Today I will sit and remember your fierce determination as well as your defiance that sometimes got in your way. Remember that 2 a.m. call from Constable So-and-So from the Killaloe detachment of the OPP? That sure was fun.

Today I will sit and remember your hard work ethic, your ability to rise above any challenge, and your willingness to help anyone without expecting a thing in return. Your heart was always the biggest part of you.

Today I will sit and remember that day you attached the big set of bull horns to the grill of your Plymouth Reliant, called it Buffalo Bill, and drove that sucker everywhere. Remember the Van-gina and the Lumi-sine?

Today I will sit and remember that time, while I was out grocery shopping, you emptied all of my kitchen cupboards, purged them of stuff I didn’t even know I had, AND then turned to me when I came home, asking with the tenacity of a prosecutorial attorney, “How many f***ing mugs does one family need?” Apparently not 30.

Today I will sit and remember that time you called me “Oldilocks” and I didn’t know whether to high five you for your cleverness or cuff you up the side of your head despite it. I’m glad I went with the high five.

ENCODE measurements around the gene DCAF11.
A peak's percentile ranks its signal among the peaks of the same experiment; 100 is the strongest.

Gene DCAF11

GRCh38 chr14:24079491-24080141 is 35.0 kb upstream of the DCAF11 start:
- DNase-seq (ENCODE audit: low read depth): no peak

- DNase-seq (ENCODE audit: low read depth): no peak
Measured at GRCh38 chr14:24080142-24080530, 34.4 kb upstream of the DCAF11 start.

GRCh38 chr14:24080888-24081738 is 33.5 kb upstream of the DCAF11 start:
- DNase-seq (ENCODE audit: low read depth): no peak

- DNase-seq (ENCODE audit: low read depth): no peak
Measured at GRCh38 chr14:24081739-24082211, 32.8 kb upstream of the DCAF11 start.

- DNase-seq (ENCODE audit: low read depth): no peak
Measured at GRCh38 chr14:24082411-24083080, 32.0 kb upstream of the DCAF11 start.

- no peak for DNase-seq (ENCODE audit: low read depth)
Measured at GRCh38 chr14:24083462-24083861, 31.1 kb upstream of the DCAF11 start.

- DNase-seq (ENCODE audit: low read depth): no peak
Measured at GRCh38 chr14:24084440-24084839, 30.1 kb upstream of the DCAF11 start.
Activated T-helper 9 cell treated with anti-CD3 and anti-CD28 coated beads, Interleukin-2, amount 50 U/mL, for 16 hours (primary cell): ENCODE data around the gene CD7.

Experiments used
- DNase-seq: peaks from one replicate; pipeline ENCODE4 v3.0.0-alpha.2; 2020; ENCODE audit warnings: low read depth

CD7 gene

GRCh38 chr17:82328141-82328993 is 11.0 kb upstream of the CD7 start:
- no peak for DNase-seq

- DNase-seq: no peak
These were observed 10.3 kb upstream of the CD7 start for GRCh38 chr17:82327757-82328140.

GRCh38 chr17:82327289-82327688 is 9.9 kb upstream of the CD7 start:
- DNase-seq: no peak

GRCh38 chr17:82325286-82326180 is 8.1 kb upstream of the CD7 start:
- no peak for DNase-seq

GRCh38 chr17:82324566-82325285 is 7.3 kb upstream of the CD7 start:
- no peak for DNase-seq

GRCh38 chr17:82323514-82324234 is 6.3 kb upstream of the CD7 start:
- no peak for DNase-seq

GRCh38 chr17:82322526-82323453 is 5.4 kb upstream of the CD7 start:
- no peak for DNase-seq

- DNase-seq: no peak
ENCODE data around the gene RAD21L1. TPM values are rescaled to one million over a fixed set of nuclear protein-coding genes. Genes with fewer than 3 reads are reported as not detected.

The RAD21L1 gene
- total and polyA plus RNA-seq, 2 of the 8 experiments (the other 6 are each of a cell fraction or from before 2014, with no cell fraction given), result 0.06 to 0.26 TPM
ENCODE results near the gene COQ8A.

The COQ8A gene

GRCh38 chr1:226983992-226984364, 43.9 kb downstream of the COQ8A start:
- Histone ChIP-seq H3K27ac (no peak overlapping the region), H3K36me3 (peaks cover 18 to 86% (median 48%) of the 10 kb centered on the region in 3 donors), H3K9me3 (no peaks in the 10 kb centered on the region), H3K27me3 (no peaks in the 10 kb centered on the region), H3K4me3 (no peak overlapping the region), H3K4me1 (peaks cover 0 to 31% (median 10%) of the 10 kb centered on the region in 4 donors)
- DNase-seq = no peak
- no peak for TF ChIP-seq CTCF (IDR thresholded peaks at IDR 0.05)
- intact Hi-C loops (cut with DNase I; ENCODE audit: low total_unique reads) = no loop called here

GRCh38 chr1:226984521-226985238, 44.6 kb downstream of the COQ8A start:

Today I will sit and remember your crazy t-shirt collection, all purchased at your favourite store, Value Village. I do hope there is a Value Village in heaven.

Today I will sit and remember that time I warned you to watch your language after working on construction for only two months to which you replied, “They’re only words, Mother. They’re just f***ing words.” What I would give now to hear a perfectly delivered eff bomb.

Today I will sit and remember that, while you didn’t let many people in, those you did, you loved with all your heart.

Today I will sit and remember all the times you said, “Common sense should be renamed rare sense, Mother, because nobody has it anymore.” Believe me, it’s even rarer during a pandemic.

Today I will remember our last Christmas together when you and your brother reminisced about the times each of you had been arrested, arrests I knew nothing about. Merry Christmas, Ma!

Today I will sit and remember how you made this world a brighter and better place in your 28 years than most people do during their entire lifetime.

Dylan, you are the song in my heart, the fire in my soul, and the torment of my mind.

Today, I will sit and remember.


Mom xo

PS: The f***ing mugs are out of control again #sorrynotsorry

from the ashes I rise

It has been ages since I have written anything of substance or anything worth publishing on my blog. Sixteen months to be exact. It hasn’t been because I lacked ideas about what to write; thoughts, feelings and words float around my mind every minute of every day much like letters in a bowl of alphabet soup. My problem has been that my thoughts have been fleeting. By the time I take to pen and paper, everything is gone. Thoughts. Words. Ideas. Gone. Never to return again.